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Nutrient Requirements of Poultry: Ninth Revised Edition, 1994 5 Nutrient Requirements of Ducks Ducks can be grown successfully in either of two environments—an open rearing system, in which the growing house opens to an exercise yard with water for wading or swimming, or a confinement growing system, in which ducks are raised in environmentally controlled houses with litter or combination litter and wire floors. Pelleted diets are utilized more efficiently by ducks than are diets in mash form primarily because of reduced wastage and ease of consumption (Wilson, 1973; Dean, 1986). Starter diets (0 to 2 weeks) usually are fed as pellets of 3.18 mm (1/8 inch) diameter, and grower diets (after 2 weeks) are given in 4.76-mm (3/16 inch) form (Elkin, 1987). Ducks typically are given 2 or 3 feeds during the growing period. Information presented in Table 5-1 is on the basis of a two-feed program; a diet containing 22 percent protein for the period of 0 to 2 weeks and a 16 percent protein diet for the period from 2 to 7 weeks (Dean, 1972a, 1986). The need for 22 percent protein during the starting period, however, is questionable because Wilson (1975) and Siregar et al. (1982) reported that protein levels of 18 and 19 percent, respectively, in diets providing 3,000 to 3,025 kcal MEn/kg, were adequate from 0 to 2 weeks. A typical three-feed program may consist of diets containing 20, 18, and 16 percent protein for the periods from 0 to 2, 2 to 4, and 4 to 7 weeks, respectively. The growth rate of ducklings is not affected greatly by the MEn concentration of the diet; however, feed efficiency is usually improved and carcass fat increased when dietary MEn is increased (Wilson, 1975; Leclercq, 1986). Few data are available documenting the MEn values of feed ingredients for ducks. Mohamed et al. (1984) found that the MEn values of several feedstuffs were very similar for ducks and broiler chickens. Although most ducks grown commercially in the United States are White Pekins, considerable research TABLE 5-1 Nutrient Requirements of White Pekin Ducks as Percentages or Units per Kilogram of Diet (90 percent dry matter) Nutrient Unit 0 to 2 Weeks; 2,900a 2 to 7 Weeks; 3,000a Breeding; 2,900a Protein and amino acids Protein % 22 16 15 Arginine % 1.1 1.0   Isoleucine % 0.63 0.46 0.38 Leucine % 1.26 0.91 0.76 Lysine % 0.90 0.65 0.60 Methionine % 0.40 0.30 0.27 Methionine + cystine % 0.70 0.55 0.50 Tryptophan % 0.23 0.17 0.14 Valine % 0.78 0.56 0.47 Macrominerals Calcium % 0.65 0.60 2.75 Chloride % 0.12 0.12 0.12 Magnesium mg 500 500 500 Nonphytate phosphorus % 0.40 0.30   Sodium % 0.15 0.15 0.15 Trace minerals Manganese mg 50 ?b ? Selenium mg 0.20 ? ? Zinc mg 60 ? ? Fat soluble vitamins A IU 2,500 2,500 4,000 D3 IU 400 400 900 E IU 10 10 10 K mg 0.5 0.5 0.5 Water soluble vitamins Niacin mg 55 55 55 Pantothenic acid mg 11.0 11.0 11.0 Pyridoxine mg 2.5 2.5 3.0 Riboflavin mg 4.0 4.0 4.0 NOTE: For nutrients not listed or those for which no values are given, see requirements of broiler chickens (Table 2-5) as a guide. Where experimental data are lacking, values typeset in bold italics represent an estimate based on values obtained for other ages or species. a These are typical dietary energy concentrations as expressed in kcal MEn/kg diet. b Question marks indicate that no estimates are available.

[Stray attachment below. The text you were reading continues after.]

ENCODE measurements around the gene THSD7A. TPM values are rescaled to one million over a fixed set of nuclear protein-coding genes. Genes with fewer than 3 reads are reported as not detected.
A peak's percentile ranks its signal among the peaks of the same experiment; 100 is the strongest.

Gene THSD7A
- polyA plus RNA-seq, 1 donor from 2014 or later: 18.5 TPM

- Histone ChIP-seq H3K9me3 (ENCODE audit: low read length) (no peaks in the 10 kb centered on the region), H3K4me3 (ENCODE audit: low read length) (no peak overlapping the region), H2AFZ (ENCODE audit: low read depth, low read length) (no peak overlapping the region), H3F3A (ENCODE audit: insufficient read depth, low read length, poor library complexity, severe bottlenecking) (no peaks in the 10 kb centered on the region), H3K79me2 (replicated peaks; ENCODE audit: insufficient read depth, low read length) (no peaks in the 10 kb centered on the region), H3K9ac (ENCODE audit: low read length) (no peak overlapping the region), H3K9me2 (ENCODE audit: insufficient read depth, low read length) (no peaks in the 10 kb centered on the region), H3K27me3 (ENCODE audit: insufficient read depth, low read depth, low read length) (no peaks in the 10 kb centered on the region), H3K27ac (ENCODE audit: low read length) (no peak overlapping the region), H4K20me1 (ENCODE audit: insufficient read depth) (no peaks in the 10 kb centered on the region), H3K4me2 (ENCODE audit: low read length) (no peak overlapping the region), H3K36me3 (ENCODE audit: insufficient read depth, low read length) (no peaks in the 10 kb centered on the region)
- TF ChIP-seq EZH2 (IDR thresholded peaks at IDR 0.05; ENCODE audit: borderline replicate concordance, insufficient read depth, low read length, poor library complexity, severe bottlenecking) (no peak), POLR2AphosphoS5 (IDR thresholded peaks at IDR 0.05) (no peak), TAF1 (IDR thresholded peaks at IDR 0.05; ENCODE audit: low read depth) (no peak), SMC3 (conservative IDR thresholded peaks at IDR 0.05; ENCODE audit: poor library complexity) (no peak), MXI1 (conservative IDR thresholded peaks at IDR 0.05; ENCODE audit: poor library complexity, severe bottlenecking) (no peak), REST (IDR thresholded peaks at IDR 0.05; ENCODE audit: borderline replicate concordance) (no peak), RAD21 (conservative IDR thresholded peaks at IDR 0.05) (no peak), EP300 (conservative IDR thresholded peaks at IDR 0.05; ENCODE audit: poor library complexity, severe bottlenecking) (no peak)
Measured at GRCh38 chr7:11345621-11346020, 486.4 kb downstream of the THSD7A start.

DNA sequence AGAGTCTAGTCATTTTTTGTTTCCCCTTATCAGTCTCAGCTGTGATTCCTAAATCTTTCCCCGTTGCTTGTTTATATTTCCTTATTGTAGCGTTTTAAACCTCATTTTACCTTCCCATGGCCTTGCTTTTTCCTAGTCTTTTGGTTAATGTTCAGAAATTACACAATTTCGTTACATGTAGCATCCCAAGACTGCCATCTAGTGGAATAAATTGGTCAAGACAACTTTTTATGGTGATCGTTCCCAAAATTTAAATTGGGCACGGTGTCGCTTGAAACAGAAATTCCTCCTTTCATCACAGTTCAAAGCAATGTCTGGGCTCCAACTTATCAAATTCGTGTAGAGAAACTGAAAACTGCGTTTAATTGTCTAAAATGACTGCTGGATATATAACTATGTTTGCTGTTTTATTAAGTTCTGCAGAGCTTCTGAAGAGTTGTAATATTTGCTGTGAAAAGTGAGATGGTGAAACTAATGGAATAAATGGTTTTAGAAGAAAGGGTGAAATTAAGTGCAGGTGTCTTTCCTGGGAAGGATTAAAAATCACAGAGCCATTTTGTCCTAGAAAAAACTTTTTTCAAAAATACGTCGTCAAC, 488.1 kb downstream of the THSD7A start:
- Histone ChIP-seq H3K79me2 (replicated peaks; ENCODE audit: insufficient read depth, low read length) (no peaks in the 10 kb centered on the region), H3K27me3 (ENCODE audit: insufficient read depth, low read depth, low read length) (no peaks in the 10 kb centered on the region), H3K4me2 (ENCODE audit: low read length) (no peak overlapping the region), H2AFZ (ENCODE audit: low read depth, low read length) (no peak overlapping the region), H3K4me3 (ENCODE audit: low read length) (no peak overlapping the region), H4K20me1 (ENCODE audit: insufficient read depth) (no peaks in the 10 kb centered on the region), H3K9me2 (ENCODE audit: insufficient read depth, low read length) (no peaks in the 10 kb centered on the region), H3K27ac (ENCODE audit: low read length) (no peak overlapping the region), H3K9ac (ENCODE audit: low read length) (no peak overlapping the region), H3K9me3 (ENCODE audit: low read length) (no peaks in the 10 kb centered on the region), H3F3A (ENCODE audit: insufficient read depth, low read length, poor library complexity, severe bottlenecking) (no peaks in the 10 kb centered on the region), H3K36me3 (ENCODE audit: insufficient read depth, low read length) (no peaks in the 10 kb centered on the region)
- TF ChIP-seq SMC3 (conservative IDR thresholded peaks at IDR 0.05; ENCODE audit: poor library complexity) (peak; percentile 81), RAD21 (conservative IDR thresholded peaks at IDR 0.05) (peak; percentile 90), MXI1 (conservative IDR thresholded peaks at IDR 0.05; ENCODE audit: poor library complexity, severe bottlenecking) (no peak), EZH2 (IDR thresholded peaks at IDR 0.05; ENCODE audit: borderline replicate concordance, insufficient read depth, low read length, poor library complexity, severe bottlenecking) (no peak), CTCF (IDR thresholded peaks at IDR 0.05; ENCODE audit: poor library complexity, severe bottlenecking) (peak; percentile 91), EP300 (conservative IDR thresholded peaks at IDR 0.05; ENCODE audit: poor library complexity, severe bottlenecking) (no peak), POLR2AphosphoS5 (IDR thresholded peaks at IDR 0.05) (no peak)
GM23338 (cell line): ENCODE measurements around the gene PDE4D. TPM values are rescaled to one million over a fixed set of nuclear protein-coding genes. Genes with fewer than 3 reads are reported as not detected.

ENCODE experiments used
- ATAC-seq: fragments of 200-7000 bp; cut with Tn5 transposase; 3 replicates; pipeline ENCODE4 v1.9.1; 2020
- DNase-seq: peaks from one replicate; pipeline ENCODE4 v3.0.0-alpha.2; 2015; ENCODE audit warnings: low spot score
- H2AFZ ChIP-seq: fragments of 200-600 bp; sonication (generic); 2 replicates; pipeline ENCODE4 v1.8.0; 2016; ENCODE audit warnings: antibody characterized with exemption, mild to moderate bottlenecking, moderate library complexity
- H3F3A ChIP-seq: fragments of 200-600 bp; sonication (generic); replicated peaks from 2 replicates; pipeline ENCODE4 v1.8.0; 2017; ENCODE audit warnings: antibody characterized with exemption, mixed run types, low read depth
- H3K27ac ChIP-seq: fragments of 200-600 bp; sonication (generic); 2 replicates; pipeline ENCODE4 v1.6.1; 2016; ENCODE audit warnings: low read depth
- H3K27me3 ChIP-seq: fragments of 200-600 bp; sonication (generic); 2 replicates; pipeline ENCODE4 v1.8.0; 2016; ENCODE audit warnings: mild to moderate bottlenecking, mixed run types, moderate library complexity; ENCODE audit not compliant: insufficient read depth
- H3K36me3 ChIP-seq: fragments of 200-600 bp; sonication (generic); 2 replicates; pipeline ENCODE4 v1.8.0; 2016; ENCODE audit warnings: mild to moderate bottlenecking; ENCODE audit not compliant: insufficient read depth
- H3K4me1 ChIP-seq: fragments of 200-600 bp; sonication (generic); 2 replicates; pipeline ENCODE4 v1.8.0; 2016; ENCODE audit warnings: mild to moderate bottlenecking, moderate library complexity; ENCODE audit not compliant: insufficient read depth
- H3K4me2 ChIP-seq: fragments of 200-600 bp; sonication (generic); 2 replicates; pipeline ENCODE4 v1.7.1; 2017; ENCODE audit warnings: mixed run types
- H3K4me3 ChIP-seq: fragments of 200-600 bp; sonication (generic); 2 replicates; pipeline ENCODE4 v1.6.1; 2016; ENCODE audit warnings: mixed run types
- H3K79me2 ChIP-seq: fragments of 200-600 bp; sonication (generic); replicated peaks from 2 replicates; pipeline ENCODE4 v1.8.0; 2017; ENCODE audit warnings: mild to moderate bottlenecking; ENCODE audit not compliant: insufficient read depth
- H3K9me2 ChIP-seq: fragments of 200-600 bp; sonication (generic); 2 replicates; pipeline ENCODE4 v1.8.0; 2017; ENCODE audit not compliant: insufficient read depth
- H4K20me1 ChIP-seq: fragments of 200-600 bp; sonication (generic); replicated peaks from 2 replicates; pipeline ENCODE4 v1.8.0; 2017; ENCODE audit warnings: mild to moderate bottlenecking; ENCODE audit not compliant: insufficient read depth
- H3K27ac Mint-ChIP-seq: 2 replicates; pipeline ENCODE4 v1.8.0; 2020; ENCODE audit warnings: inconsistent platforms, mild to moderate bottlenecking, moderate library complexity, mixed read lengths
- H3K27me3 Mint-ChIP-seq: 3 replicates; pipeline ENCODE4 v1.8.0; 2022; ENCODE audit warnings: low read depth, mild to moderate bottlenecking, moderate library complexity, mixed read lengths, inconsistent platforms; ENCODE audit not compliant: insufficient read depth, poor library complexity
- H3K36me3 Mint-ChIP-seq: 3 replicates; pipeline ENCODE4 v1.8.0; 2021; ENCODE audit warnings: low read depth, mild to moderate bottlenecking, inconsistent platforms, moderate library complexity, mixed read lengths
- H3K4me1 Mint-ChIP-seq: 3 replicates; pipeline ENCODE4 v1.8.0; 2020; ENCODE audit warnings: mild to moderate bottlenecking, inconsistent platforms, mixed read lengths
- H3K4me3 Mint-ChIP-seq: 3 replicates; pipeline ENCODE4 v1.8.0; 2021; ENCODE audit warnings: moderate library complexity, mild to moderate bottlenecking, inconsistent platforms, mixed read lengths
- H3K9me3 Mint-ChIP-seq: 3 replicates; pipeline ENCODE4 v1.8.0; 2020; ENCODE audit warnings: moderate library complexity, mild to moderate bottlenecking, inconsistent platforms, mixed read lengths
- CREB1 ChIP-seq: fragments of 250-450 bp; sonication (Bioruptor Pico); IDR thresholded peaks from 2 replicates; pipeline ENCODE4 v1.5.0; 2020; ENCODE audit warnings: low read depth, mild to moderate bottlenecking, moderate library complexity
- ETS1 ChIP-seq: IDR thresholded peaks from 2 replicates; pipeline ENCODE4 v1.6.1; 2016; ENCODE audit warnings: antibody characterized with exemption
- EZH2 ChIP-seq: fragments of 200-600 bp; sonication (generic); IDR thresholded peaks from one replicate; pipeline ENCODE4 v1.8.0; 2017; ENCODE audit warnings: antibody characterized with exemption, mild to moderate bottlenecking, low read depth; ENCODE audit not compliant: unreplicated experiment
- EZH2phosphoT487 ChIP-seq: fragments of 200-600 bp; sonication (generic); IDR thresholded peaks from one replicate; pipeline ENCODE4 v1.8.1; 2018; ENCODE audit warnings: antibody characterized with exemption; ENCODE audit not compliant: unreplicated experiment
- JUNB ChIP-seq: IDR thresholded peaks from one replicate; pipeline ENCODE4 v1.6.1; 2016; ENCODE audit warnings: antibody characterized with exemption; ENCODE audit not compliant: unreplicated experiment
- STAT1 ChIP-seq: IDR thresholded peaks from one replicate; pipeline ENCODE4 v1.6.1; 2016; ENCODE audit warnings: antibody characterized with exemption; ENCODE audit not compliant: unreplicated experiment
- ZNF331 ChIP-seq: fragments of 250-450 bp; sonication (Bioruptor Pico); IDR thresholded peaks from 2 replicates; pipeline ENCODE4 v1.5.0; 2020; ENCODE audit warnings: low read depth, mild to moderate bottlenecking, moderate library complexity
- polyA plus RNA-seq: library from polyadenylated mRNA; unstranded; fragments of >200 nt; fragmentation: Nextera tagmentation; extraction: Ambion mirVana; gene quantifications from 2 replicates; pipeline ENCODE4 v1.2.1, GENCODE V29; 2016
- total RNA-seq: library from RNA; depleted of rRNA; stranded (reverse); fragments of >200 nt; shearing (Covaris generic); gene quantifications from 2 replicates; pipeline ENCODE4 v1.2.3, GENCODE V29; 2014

OCR for page 42
Nutrient Requirements of Poultry: Ninth Revised Edition, 1994 data obtained by using other breeds of ducks (that is, Muscovy and "mule" ducks) have been used to fill several voids in the requirement data of Table 5-1, especially with respect to amino acids and minerals. Published research reviewed in Appendix Table A-6 on lysine and total sulfur amino acid (TSAA) requirements indicates that values listed in the previous edition of this report were too high (Jeroch and Hennig, 1965; Dean, 1967; Gazo et al., 1970; Leclercq and de Carville, 1977a,b; Adams et al., 1983; Elkin et al. 1986). Adjustments were made accordingly. In addition, a tentative methionine requirement for starting ducks (0.40 percent) is given on the basis of data reported by Elkin et al. (1986). Noteworthy is information published recently by Elkin et al. (1988) showing that the relative value of the D-methionine isomer was 78 percent of that of the L-isomer. Consequently, in instances where supplemental methionine is needed in duck diets, adjustments may be needed in supplemental levels of the DL-methionine sources used. Only single papers have been published documenting the requirements of starting ducks for arginine, tryptophan, leucine, isoleucine, and valine (Chen and Shen, 1979; Wu et al., 1984; Yu and Shen, 1984). The values for these nutrients listed in Table 5-1 must therefore be viewed as tentative. The same is true of the requirement values for breeding ducks because relevant information is scarce (Cvetanov et al., 1969). Research to determine the mineral and vitamin requirements of ducks has focused primarily on the starting TABLE 5-2 Approximate Body Weights and Feed Consumption of White Pekin Ducks to 8 Weeks of Age Age (weeks) Body Weight (kg) Weekly Feed Consumption (kg) Cumulative Feed Consumption (kg)   Male Female Male Female Male Female 0 0.06 0.06 0.00 0.00 0.00 0.00 1 0.27 0.27 0.22 0.22 0.22 0.22 2 0.78 0.74 0.77 0.73 0.99 0.95 3 1.38 1.28 1.12 1.11 2.11 2.05 4 1.96 1.82 1.28 1.28 3.40 3.33 5 2.49 2.30 1.48 1.43 4.87 4.76 6 2.96 2.73 1.63 1.59 6.50 6.35 7 3.34 3.06 1.68 1.63 8.18 7.98 8 3.61 3.29 1.68 1.63 9.86 9.61 period (0 to 2 or 3 weeks of age). In most instances, data on these nutrients are meager, and, with the exception of some research on dietary selenium and niacin requirements, only one report has appeared in the literature since 1980. Leclercq et al. (1990) reported that the calcium requirements of Muscovy ducks were 0.46 and 0.42 percent for age periods of 3 to 8 and 8 to 12 weeks, respectively. No information has been published recently on the calcium requirements for modern-day Pekin ducks. Body weight and feed consumption data for ducks from time of hatching to 8 weeks of age are given in Table 5-2.